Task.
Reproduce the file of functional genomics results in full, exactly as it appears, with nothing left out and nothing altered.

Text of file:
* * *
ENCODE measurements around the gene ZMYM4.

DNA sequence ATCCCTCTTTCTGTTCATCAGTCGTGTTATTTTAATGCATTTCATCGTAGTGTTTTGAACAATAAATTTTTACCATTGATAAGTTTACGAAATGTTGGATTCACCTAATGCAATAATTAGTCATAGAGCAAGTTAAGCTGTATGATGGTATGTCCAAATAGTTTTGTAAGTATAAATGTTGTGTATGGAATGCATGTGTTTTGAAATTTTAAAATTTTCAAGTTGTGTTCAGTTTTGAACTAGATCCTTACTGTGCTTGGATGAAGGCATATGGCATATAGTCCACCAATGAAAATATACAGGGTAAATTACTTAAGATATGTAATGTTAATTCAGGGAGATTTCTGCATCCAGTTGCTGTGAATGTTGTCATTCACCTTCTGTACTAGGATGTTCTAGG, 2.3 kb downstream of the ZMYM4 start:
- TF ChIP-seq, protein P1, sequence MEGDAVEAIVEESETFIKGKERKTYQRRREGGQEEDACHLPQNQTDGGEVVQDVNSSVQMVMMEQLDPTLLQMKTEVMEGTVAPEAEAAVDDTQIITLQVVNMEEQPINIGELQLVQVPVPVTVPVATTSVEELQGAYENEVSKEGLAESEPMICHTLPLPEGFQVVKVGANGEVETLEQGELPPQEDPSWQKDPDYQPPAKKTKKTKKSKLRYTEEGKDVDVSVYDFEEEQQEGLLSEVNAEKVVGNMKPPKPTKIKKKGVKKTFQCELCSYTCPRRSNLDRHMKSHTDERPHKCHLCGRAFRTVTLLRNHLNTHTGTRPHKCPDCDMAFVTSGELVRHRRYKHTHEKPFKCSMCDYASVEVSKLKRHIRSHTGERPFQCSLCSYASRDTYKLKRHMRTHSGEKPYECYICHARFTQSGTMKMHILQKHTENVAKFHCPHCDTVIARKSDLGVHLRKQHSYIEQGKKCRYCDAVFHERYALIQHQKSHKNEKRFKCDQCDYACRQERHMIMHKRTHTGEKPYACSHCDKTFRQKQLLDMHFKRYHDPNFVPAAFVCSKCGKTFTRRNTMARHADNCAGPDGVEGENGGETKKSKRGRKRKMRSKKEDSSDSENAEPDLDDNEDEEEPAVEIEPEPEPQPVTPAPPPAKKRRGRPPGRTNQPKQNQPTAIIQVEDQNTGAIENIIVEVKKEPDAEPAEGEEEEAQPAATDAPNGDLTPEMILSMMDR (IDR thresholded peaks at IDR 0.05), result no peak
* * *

ENCODE measurements around the gene ZMYM4.

DNA sequence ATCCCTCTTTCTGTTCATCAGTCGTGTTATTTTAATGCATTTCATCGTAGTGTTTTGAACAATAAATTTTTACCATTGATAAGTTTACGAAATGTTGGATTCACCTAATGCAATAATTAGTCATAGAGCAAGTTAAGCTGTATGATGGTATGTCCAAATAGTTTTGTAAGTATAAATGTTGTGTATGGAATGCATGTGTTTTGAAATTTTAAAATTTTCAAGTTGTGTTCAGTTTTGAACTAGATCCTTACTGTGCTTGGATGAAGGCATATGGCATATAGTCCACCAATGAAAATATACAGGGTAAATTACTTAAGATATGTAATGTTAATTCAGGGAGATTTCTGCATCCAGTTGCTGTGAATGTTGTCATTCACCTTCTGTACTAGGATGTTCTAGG, 2.3 kb downstream of the ZMYM4 start:
- TF ChIP-seq, protein P1, sequence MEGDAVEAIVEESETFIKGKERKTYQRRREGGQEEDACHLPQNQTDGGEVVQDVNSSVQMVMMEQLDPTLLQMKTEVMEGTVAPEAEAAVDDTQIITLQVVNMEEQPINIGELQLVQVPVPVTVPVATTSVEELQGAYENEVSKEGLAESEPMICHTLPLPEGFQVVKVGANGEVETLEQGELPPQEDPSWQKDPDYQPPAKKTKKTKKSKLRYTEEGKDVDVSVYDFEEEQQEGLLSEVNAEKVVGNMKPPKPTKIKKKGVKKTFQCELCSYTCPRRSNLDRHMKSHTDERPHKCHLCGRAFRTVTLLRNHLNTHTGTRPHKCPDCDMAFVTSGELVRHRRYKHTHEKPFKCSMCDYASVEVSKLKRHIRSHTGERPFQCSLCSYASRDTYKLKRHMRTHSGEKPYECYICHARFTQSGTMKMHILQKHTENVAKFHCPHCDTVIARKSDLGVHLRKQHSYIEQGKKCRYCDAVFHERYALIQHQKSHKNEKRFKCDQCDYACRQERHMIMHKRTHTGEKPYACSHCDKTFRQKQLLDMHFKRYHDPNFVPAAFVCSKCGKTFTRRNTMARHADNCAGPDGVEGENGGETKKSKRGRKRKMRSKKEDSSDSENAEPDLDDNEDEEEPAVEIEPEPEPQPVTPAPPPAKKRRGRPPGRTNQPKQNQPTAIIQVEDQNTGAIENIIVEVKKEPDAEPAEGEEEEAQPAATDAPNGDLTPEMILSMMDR (IDR thresholded peaks at IDR 0.05), result no peak